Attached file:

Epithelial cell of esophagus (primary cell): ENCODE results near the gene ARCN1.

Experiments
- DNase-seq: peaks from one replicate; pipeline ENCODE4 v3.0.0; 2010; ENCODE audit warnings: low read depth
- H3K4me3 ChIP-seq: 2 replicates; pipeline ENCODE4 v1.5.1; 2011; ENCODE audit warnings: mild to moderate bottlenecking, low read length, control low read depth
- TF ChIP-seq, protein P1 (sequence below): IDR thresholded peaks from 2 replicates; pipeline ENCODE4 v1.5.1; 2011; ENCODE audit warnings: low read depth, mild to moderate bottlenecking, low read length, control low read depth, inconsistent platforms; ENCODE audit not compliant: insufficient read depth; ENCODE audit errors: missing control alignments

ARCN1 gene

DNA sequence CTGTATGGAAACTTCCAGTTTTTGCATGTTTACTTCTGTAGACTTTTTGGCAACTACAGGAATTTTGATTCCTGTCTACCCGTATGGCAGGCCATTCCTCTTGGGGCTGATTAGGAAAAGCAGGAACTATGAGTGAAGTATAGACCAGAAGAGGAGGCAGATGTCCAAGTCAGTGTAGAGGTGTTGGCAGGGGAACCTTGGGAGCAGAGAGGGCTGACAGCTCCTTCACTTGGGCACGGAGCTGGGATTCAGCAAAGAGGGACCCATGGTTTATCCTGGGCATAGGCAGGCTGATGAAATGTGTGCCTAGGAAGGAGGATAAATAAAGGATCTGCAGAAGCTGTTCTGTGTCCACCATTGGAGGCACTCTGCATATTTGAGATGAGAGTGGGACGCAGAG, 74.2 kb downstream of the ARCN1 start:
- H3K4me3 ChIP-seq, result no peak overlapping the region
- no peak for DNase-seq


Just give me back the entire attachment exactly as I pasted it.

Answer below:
Epithelial cell of esophagus (primary cell): ENCODE results near the gene ARCN1.

Experiments
- DNase-seq: peaks from one replicate; pipeline ENCODE4 v3.0.0; 2010; ENCODE audit warnings: low read depth
- H3K4me3 ChIP-seq: 2 replicates; pipeline ENCODE4 v1.5.1; 2011; ENCODE audit warnings: mild to moderate bottlenecking, low read length, control low read depth
- TF ChIP-seq, protein P1 (sequence below): IDR thresholded peaks from 2 replicates; pipeline ENCODE4 v1.5.1; 2011; ENCODE audit warnings: low read depth, mild to moderate bottlenecking, low read length, control low read depth, inconsistent platforms; ENCODE audit not compliant: insufficient read depth; ENCODE audit errors: missing control alignments

ARCN1 gene

DNA sequence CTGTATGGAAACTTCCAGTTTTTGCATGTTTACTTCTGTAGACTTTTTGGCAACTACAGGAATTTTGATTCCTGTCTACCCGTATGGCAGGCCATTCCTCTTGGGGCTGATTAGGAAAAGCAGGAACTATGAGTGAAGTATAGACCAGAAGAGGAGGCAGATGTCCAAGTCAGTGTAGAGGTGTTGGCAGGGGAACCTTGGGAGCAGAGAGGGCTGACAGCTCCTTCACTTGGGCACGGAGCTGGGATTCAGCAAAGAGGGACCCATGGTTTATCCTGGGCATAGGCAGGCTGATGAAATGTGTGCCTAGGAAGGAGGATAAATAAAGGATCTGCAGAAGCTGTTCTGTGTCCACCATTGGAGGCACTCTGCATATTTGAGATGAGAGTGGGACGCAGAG, 74.2 kb downstream of the ARCN1 start:
- H3K4me3 ChIP-seq, result no peak overlapping the region
- no peak for DNase-seq